That was a cutting and insightful read. “Bravery” is cheap in liberalland.


33 posted on 02/10/2006 12:14:54 PM PST by dead (I've got my eye out for Mullah Omar.)
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To: UnklGene
How about that? I don’t know about you but I was getting so sick of the sycophantic Joe McCarthy biopics churned out year in year out — Nathan Lane in McCarthy! The Musical was the final straw — that thank God someone finally had the “bravery” to exercise his “right to dissent.” I only hope George Clooney isn’t found dead in the street at the hands of some crazed nonagenarian HUAC member.

Wow, ridicule really is an extremely powerful weapon.

34 posted on 02/10/2006 12:15:55 PM PST by untenured (http://futureuncertain.blogspot.com)
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To: stop_fascism
I'm not sure Van Gogh or Rushdie knew what they were getting themselves into.

Van Gogh certainly did. His movie was about what bloodthirsty psychos militant islamics are. They sure proved him wrong, huh?

35 posted on 02/10/2006 12:18:20 PM PST by dead (I've got my eye out for Mullah Omar.)
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To: UnklGene
The end of Hollywood is nigh. Reduced to it's most regressed banality:

Gay Porn.

Hollywood is dead. long live hollywood!

36 posted on 02/10/2006 12:19:43 PM PST by bubman
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To: highlander_UW

Hence control of the levers of power: The Presidency, the senate, the congress, the governorships...


37 posted on 02/10/2006 12:20:44 PM PST by bubman
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To: UnklGene
I'm so curious to see the Oscar numbers. I understand Fox is counter programming with Bad Boys II, a Will Smith movie.

I think this may be the year the Oscars take a huge hit.(I'm not sure that would be my choice for a counter program though)

38 posted on 02/10/2006 12:21:38 PM PST by lawnguy (Give me some of your tots!!!)
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To: dead

I thought the flick was about the way Muslims treat women. I'm sure he knew the film was going to upset some people, but did he know he was putting his life in jeodardy?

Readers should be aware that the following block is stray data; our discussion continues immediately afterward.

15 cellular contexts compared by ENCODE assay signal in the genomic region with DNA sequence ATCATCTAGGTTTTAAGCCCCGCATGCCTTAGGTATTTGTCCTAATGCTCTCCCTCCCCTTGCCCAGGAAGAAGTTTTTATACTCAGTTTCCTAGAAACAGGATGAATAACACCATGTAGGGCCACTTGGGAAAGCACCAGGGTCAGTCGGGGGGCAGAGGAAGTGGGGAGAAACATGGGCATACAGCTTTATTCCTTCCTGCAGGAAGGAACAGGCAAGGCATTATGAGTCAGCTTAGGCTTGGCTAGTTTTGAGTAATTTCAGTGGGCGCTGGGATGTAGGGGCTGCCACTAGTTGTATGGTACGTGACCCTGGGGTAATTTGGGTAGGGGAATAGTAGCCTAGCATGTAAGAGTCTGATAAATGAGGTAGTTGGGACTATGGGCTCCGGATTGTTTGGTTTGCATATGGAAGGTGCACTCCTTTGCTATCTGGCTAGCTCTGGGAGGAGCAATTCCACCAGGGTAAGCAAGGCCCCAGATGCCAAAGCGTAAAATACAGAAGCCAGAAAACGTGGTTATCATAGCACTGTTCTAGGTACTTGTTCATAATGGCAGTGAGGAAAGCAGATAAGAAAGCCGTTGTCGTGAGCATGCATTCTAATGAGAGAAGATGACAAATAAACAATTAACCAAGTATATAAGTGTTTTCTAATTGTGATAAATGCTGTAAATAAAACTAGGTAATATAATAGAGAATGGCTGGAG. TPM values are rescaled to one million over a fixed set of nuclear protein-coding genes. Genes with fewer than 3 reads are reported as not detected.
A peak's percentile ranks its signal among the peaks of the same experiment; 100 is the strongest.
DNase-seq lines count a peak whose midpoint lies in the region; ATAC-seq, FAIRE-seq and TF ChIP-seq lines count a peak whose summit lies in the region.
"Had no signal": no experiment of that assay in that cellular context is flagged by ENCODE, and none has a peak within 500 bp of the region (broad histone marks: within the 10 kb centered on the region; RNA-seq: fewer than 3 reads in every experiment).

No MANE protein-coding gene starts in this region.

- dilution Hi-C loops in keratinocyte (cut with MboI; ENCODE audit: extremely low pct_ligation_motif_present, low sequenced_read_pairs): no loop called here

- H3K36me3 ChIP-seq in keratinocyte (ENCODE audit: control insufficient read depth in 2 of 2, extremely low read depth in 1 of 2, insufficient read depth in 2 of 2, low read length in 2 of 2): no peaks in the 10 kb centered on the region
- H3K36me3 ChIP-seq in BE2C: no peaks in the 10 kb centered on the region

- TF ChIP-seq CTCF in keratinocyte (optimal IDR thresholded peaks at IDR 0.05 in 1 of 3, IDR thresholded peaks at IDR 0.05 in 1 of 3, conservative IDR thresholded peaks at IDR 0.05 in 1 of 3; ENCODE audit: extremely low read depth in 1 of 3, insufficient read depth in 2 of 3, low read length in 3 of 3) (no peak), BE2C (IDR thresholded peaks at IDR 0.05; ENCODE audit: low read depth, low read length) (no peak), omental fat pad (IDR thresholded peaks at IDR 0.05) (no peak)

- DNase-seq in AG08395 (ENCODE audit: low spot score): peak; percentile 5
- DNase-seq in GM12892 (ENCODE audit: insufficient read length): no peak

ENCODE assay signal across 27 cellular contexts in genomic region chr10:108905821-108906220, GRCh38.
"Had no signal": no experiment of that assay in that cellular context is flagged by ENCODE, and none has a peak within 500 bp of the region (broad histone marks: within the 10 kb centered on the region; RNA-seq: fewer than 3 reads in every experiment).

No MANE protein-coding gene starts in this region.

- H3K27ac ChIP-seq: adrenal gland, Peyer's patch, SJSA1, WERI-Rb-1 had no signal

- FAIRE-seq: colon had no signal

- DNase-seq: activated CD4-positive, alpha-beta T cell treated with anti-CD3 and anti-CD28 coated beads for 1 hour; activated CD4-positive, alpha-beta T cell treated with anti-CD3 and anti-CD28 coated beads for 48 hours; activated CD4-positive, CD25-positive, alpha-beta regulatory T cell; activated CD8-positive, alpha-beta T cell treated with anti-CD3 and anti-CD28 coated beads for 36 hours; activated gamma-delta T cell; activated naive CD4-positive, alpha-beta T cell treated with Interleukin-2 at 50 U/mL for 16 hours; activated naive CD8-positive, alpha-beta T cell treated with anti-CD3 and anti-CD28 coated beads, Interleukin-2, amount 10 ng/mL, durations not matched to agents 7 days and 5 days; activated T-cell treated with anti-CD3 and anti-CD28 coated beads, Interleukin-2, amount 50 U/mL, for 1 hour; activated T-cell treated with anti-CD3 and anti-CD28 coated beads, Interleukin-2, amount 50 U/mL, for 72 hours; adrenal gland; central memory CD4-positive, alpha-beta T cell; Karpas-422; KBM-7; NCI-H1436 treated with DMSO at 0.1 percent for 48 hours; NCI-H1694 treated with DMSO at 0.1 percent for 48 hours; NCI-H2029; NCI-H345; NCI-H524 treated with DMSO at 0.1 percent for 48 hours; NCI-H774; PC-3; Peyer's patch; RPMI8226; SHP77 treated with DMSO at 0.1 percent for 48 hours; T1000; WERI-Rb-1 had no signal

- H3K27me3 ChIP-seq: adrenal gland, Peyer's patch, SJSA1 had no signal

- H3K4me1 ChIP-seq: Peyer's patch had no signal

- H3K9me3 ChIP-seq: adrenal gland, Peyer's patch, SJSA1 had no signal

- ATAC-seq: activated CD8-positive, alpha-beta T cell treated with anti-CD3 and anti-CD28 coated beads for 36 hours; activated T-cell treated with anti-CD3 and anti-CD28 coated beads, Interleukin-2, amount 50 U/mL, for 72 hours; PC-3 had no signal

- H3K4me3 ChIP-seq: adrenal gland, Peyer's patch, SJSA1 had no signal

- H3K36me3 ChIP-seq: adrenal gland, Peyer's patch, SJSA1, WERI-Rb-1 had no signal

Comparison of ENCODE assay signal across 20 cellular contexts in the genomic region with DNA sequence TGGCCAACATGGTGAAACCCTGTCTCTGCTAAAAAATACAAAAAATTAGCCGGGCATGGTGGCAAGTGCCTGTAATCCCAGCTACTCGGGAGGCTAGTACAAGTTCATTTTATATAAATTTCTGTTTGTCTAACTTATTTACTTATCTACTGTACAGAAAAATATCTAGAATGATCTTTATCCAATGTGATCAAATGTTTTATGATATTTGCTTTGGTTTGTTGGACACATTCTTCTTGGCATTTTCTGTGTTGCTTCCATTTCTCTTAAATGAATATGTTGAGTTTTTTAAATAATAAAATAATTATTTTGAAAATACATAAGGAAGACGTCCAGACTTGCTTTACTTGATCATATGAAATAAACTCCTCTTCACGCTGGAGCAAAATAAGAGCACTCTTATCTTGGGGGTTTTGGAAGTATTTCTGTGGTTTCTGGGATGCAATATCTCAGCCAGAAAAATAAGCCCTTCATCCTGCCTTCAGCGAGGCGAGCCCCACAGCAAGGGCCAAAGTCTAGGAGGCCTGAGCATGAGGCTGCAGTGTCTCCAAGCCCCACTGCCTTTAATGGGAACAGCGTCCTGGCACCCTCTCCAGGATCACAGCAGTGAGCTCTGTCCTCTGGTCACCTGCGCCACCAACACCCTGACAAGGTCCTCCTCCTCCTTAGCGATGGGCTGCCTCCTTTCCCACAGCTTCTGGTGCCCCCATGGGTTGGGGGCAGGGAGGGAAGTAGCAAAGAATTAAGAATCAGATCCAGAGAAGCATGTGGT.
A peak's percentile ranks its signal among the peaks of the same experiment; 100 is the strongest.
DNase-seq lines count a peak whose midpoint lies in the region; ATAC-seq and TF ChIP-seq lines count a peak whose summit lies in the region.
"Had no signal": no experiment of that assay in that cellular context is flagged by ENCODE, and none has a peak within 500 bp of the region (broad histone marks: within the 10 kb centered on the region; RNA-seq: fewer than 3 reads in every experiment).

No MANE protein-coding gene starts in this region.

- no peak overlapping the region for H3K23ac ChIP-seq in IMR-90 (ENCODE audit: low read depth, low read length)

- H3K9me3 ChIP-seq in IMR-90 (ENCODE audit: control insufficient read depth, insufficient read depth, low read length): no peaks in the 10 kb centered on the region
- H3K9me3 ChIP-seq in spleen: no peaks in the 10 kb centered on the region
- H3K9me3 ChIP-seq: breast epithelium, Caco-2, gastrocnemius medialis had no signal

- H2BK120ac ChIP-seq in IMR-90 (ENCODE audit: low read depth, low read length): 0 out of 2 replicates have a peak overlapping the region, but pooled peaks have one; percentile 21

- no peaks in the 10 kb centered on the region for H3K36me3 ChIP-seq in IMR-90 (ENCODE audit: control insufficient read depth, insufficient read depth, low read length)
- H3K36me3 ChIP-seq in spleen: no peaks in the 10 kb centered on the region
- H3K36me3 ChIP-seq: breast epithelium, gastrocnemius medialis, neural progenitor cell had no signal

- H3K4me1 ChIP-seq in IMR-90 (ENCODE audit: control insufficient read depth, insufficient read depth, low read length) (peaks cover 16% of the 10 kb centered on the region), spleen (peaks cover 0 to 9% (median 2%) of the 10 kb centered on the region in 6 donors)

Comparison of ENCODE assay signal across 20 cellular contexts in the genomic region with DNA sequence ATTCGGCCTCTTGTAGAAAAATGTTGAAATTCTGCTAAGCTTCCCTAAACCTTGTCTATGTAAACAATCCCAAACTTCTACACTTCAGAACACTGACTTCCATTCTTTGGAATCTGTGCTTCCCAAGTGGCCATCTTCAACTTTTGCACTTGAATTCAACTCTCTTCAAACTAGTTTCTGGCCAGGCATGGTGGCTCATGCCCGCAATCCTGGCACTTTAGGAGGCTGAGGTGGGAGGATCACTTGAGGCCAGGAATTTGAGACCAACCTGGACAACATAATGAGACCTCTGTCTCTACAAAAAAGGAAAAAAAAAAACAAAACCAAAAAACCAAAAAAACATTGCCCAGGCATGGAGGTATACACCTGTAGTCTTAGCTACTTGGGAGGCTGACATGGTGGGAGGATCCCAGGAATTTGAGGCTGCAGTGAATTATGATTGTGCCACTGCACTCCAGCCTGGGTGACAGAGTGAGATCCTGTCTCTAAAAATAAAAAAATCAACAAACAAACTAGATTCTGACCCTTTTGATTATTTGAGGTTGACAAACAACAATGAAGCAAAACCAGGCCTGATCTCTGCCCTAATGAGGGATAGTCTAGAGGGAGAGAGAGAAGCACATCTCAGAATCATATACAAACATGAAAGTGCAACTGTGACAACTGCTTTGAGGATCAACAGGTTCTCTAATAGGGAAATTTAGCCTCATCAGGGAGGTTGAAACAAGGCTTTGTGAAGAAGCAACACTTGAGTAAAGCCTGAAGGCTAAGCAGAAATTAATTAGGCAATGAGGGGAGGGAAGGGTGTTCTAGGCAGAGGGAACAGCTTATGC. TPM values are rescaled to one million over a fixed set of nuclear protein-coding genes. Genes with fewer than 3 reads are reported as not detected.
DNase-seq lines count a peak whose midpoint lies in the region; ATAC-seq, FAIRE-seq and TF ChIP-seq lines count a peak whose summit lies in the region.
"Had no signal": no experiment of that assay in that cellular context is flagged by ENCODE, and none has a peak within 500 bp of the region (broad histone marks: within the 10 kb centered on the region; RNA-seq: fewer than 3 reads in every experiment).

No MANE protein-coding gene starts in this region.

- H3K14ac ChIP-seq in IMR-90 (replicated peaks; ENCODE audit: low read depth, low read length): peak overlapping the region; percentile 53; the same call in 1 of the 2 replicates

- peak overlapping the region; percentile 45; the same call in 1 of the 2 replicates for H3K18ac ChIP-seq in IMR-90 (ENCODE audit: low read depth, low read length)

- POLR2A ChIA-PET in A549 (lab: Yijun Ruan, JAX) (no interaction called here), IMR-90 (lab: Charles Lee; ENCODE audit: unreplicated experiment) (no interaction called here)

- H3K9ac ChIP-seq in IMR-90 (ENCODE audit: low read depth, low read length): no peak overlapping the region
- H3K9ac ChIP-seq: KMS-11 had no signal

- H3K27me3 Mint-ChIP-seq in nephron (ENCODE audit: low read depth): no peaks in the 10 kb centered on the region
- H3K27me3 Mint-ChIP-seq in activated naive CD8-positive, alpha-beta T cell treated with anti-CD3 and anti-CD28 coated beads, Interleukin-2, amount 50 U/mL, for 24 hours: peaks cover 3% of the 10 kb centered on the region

39 posted on 02/10/2006 12:27:21 PM PST by stop_fascism
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To: UnklGene

Great piece. Too bad Clooney and the rest of the Hollywood limo-revolutionaries aren't smart enough to find, let alone understand, this column.


40 posted on 02/10/2006 12:31:05 PM PST by ozzymandus
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To: genghis

I nominate Mike Adams in the treasure category. Got all the bite of Coulter....

http://www.townhall.com/opinion/contributors/mikeadams/archive/2006/


41 posted on 02/10/2006 12:31:06 PM PST by Belasarius (Yet man is born unto trouble, as the sparks fly upward. Job 5:2-7)
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To: Daralundy

I would love to hear Clooney's comments about this article - that is, if he could understand it.


42 posted on 02/10/2006 12:35:16 PM PST by ClancyJ (The New York Times is Aiding and Abetting the Enemy - They are Traitors and Put Our Families at Risk)
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To: UnklGene
"This is the Platonic reductio of political art. Say what you like about those Hollywood guys in the Thirties but they were serious about their leftism. Say what you like about those Hollywood guys in the Seventies but they were serious about their outrage at what was done to the lefties in the McCarthy era — though they might have been better directing their anger at the movie-industry muscle that enforced the blacklist. By comparison, Clooney’s is no more than a pose — he’s acting at activism, new Hollywood mimicking old Hollywood’s robust defense of even older Hollywood. He’s more taken by the idea of “speaking truth to power” than by the footling question of whether the truth he’s speaking to power is actually true."

Mark Steyn Salute.

43 posted on 02/10/2006 1:05:35 PM PST by Countyline (God loves you ... He wants you to love Him back; and learn of Him.)
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To: Borges

Grotowski and Havel risked their lives doing theatre behind the Iron curtain.


44 posted on 02/10/2006 1:39:08 PM PST by wildcatf4f3 (I'm becoming a performance artist so i can crap on the koran in public)
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To: wildcatf4f3

Oh I agree with your assertion. I was really taking objection to the idea that an Artist is a de facto coward.


45 posted on 02/10/2006 1:43:31 PM PST by Borges
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To: Countyline

It's Postmodern activism!


46 posted on 02/10/2006 1:44:56 PM PST by Borges
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To: UnklGene

I haven't watched the Academy Awards in years. Hollywood today is as irrelevant as George Clooney.


47 posted on 02/10/2006 1:51:21 PM PST by Palladin ("Governor Lynn Swann."...it has a nice ring to it!)
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To: frankjr

Man, this article deserves some award, somewhere!


48 posted on 02/10/2006 1:56:56 PM PST by roses of sharon ("I would rather men ask why I have no statue, than why I have one". ) (Cato the Elder)
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To: ClancyJ
He would have to read it at least 5 times, in between, hiring staff for is Italian Villa.
49 posted on 02/10/2006 1:58:38 PM PST by roses of sharon ("I would rather men ask why I have no statue, than why I have one". ) (Cato the Elder)
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To: UnklGene

4 later read


50 posted on 02/10/2006 3:08:39 PM PST by I_be_tc